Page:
As a member of parliament I too have had engagement particularly with students but some parents too, who were absolutely burned and distraught because of some of the issues with TASC in the past. I do hope that creating from that office of TASC, a board that we are able to be confident that the board and the framework around it will mitigate or avoid completely some of those issues that we have had in the past, Mr Speaker, which so deleteriously affected the education of young people.
Ms O'Byrne - I forgot the scheduling issue when they scheduled physics and maths 4 on the same day. That was hideous.
Ms O'CONNOR - No doubt with the best of intention.
Ms O'Byrne - I'm sure.
Ms O'CONNOR - But utterly ham-fisted. The thing is, course, that when a mistake is made like some of the mistakes that have been made by a regulator like TASC, then the implications for a student's educational outcomes as well as their marks and capacity to go on to higher education can be life-altering and profound. So, it is really important that we have a strengthened and better-regulated Tasmanian Assessment Standards and Certification Board.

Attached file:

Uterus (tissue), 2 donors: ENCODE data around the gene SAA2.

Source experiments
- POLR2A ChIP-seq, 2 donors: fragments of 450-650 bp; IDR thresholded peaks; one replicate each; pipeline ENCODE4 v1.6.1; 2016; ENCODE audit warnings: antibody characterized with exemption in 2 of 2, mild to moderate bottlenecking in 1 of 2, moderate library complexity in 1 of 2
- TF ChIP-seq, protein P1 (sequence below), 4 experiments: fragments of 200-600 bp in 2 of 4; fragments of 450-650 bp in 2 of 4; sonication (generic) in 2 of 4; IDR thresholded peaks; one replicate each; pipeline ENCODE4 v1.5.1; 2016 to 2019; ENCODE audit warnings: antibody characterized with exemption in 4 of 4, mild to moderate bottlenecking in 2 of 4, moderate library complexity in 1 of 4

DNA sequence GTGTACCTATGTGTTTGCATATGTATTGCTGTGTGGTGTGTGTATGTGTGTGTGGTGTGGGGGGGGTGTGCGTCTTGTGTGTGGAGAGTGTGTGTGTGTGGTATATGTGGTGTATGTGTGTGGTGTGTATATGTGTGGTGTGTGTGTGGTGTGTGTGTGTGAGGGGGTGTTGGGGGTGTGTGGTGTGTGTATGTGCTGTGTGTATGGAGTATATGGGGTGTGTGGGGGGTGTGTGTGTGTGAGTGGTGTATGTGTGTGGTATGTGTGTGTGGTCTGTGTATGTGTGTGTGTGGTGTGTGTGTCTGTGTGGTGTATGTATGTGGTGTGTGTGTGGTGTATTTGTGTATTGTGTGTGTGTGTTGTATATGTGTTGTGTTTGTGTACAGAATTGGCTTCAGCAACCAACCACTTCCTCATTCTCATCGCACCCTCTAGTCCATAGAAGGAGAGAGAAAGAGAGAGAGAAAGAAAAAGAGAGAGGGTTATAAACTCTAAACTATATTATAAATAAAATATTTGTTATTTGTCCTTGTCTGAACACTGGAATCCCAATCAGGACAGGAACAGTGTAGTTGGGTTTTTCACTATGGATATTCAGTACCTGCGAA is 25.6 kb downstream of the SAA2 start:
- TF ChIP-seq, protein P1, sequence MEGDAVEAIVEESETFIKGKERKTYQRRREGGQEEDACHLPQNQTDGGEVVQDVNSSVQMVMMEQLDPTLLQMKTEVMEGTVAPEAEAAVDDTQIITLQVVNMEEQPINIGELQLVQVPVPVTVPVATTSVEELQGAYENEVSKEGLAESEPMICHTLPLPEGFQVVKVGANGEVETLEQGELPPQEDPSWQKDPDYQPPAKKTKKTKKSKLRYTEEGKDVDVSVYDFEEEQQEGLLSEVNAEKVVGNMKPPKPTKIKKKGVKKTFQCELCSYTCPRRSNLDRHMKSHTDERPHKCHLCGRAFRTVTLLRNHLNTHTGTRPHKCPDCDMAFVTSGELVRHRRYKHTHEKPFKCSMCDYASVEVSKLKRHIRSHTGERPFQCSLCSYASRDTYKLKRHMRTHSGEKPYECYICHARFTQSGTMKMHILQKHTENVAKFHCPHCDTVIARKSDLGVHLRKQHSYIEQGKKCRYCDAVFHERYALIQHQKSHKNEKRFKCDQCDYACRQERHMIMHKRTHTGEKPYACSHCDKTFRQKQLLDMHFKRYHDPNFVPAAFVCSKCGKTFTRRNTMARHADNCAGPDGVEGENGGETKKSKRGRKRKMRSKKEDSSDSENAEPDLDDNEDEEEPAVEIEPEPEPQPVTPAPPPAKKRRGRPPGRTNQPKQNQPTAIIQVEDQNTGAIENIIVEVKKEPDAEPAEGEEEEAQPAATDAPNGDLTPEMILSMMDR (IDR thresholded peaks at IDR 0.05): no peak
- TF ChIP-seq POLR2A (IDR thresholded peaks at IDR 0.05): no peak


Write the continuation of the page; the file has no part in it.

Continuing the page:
We have a number of questions that relate to some of the provisions in the bill. Is the minister able to provide some clarity to the House on what might be specified in the framework agreement to the Department of Education? In broad terms what the Second Reading speech says is that it will cover staffing budgets and the application of departmental policies. But, a framework agreement that is being overlaid the department as well as the four regulatory bodies that are part of it, I think we should have a little bit more detail on that.